We performed mediation analysis to investigate the potential mediator effect of methylation on the relationship between rs174570 and gene expression. Mediation analysis has been used in several studies to evaluate the mediation effect of DNA methylation levels on interactions between predictor and outcome variables [41, 42]. In this study, we identified DNA methylation levels at several CpG sites as mediators by applying this approach. However, not all significant CpG sites that were associated with both rs174570 and gene expression mediated the genetic effect on expression. These results suggest that DNA methylation is not the only pathway explaining the association between rs174570 and gene expression.

In addition to the observation that genetic variants of FADS cluster exerted an effect on gene expression by changing DNA methylation levels, substantial evidence suggests that dietary supplementation can modulate DNA methylation status of FADS gene cluster that affect gene transcription [43, 44]. These findings suggest that epigenetics may serve as a common pathway mediating both the genetic and environmental effect on gene function and as an underlying mechanism for gene–environment interaction, which are now recognized as an important implication for complex phenotypes [45, 46]. It is possible that genetically controlled methylation sites are sensitive to environmental changes and can serve as mediators of disease susceptibility [47]. Thus, understanding the impact of polymorphisms on the epigenetics provides instruction on early dietary interventions to modify long-term disease risk. However, it is still not clear whether DNA methylation status of FADS gene cluster conveys the information from gene–environment interactions to specific disease disorders. Clinical trials on investigating the effect of nutrition intake on DNA methylation with the consideration of genotypes are urgently needed.

The limitation of our study was that we did not consider the effect of dietary fatty acids on DNA methylation. There is growing evidence that complex interactions among food components and genetic factors lead to a dynamic modification of DNA methylation that controls the phenotype [48, 49]. However, we did not have the relevant data for dietary fatty acid intake in this study, and thus, we could not evaluate the effects of dietary fatty acids on DNA methylation.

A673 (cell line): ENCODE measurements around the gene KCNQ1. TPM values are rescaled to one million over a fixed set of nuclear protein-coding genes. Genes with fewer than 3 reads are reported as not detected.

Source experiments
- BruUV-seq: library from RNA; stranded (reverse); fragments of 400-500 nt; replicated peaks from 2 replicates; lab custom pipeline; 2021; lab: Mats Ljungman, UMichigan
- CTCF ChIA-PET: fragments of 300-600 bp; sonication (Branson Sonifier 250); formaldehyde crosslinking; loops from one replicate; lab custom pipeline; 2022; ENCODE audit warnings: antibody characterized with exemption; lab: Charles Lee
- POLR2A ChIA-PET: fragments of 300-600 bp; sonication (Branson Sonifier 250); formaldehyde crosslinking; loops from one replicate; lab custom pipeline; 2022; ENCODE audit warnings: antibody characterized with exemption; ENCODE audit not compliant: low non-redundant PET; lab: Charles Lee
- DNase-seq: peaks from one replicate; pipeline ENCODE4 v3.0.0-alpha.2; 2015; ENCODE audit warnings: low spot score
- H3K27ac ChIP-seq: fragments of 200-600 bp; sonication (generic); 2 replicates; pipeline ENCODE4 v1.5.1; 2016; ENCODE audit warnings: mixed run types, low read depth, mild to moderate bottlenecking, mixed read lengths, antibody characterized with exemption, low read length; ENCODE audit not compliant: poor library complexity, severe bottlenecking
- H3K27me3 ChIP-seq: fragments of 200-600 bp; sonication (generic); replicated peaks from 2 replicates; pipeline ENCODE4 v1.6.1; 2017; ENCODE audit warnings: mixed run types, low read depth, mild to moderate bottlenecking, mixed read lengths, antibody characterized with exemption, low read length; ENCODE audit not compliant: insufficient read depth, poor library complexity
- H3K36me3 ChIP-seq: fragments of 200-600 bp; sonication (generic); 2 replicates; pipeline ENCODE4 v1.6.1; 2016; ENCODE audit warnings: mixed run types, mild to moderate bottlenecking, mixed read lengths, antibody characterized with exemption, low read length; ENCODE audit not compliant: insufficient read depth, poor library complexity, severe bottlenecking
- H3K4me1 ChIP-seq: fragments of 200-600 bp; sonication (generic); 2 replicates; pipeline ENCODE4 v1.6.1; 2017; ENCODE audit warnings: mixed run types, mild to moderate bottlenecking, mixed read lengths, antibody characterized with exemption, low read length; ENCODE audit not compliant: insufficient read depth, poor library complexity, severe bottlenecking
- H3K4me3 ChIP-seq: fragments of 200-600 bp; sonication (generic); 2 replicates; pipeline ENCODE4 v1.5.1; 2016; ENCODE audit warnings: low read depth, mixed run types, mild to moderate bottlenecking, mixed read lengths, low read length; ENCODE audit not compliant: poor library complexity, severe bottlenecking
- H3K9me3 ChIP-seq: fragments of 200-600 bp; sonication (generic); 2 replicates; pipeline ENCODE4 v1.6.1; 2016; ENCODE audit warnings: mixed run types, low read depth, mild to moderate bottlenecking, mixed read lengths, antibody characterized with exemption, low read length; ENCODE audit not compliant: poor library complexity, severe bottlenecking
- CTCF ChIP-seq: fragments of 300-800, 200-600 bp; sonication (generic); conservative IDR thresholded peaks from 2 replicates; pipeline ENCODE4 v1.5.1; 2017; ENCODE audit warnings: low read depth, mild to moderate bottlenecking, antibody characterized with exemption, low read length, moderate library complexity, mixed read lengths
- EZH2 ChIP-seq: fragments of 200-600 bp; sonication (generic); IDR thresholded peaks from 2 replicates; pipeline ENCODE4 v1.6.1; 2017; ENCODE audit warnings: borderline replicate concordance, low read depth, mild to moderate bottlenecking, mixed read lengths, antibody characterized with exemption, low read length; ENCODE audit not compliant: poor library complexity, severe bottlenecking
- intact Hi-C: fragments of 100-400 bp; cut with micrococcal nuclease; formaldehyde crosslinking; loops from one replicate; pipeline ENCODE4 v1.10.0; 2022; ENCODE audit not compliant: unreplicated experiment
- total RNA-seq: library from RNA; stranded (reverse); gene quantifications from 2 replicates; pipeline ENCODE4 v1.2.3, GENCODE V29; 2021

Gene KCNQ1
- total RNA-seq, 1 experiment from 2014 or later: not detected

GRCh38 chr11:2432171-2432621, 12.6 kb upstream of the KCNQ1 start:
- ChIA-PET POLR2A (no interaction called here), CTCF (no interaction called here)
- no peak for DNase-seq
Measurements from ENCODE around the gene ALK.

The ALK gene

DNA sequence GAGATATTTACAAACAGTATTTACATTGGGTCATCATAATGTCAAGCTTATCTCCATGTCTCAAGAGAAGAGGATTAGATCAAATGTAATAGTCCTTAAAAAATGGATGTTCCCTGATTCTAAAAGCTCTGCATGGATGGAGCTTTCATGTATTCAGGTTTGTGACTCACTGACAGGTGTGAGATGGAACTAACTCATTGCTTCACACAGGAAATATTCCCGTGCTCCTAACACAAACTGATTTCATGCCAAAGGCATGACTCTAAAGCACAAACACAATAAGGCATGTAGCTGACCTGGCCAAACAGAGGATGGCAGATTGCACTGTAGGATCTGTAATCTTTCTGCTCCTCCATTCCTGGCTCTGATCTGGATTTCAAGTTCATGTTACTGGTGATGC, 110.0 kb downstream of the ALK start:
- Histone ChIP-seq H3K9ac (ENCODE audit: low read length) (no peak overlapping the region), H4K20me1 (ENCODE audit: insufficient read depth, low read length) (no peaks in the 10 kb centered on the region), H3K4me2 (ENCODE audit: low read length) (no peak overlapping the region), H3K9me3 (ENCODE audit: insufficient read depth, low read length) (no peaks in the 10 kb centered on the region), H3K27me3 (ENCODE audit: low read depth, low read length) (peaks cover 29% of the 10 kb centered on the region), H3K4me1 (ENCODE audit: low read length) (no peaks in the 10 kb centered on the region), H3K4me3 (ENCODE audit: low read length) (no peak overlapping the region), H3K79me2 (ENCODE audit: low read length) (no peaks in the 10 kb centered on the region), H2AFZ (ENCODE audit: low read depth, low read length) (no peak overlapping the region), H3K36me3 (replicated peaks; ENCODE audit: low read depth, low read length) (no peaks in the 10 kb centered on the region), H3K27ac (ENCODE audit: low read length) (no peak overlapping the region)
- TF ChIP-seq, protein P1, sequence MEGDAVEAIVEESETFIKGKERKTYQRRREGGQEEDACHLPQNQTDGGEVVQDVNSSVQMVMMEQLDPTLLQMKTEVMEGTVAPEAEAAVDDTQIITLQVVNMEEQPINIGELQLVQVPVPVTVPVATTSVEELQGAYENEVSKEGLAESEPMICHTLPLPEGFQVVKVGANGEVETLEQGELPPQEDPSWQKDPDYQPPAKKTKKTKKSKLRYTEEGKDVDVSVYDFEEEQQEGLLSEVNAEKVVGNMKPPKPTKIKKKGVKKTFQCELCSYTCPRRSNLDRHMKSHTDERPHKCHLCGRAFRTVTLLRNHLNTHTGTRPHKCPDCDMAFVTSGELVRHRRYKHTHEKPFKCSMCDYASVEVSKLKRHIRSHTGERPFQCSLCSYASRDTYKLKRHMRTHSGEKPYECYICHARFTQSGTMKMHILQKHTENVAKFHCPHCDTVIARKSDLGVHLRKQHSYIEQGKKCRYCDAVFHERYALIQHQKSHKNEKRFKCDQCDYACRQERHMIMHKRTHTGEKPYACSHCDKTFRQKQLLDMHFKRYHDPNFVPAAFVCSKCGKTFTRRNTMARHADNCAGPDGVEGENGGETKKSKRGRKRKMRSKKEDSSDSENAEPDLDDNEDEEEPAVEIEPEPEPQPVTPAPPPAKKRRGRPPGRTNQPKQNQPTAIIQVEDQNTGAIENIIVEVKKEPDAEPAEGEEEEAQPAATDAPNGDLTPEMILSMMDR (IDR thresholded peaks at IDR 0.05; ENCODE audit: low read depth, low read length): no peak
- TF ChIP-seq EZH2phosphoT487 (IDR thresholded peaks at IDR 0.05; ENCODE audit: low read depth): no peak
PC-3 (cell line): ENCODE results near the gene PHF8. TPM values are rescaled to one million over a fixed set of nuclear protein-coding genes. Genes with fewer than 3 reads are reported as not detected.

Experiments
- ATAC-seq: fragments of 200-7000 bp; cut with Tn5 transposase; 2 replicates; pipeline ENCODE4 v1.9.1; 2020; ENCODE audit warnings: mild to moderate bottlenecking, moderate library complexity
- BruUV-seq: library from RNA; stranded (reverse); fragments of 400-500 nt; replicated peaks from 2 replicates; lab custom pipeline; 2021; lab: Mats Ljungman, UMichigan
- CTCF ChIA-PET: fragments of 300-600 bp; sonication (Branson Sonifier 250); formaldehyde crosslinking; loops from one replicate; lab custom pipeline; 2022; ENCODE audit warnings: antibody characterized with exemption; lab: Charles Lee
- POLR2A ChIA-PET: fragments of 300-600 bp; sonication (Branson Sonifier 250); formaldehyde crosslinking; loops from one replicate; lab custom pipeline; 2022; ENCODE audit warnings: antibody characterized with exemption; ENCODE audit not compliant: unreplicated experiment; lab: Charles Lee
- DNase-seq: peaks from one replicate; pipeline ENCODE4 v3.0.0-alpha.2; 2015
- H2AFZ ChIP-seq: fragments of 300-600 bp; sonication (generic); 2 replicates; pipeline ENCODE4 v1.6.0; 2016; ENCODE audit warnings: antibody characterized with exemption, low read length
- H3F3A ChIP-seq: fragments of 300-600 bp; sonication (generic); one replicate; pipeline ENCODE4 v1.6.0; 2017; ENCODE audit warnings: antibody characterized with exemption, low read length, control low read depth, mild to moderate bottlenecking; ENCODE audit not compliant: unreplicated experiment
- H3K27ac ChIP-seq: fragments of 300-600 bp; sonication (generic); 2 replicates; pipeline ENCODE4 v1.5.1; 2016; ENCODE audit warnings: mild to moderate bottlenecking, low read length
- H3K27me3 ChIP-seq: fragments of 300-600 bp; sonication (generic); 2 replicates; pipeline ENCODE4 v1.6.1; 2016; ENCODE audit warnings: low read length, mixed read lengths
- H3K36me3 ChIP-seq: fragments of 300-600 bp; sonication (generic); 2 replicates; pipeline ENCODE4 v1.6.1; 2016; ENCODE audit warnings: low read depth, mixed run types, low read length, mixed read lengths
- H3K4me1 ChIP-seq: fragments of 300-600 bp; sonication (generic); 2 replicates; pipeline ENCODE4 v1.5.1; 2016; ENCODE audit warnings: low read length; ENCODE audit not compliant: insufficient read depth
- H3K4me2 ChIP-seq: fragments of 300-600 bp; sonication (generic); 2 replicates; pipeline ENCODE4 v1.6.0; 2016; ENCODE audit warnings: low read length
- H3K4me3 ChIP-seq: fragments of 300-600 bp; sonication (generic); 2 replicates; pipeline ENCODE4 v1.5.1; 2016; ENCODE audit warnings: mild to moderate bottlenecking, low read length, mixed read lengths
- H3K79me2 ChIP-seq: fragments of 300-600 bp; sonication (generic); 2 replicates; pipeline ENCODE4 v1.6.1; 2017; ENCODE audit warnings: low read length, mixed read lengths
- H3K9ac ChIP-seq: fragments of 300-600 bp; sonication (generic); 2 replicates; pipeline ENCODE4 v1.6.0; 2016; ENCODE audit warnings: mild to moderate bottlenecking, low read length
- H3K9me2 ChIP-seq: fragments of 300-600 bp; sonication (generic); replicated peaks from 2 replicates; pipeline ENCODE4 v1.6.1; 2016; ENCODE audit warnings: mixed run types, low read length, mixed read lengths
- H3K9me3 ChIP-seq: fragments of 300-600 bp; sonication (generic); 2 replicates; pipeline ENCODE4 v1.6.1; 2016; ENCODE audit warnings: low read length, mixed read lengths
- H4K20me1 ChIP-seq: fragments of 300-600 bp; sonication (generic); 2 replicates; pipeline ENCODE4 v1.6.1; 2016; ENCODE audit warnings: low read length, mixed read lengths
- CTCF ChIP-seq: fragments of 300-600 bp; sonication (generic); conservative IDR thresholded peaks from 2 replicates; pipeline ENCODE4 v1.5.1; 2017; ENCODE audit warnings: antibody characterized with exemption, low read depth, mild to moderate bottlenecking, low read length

Conclusions

Overall, our results support that DNA methylation and gene regulation have important implications for the interpretation of the effects of noncoding sequence variations on phenotypic outcomes. Further studies are needed to investigate how rs174570 in the intronic region of FADS2 influences DNA methylation and to uncover the mechanisms underlying the specific effects of DNA methylation on FADS1 and FADS2 expression.

Abbreviations

AA: 

Arachidonic acid

ADA: 

Adrenic acid

D5D: 

δ-5 Desaturase

D6D: 

δ-6 Desaturase

DGLA: 

Dihomo-gamma-linolenic acid

DPA: 

Docosapentaenoic acid

eQTL: 

Expression quantitative trait locus

FADS: 

Fatty acid desaturase

GLA: 

Gamma-linolenic acid

GWASs: 

Genome-wide association studies

LA: 

Linoleic acid

mQTL: 

Methylation quantitative trait locus

MUFAs: 

Monounsaturated fatty acids

QC: 

Quality control

SHOS: 

Shanghai Obesity Study

SNPs: 

Single-nucleotide polymorphisms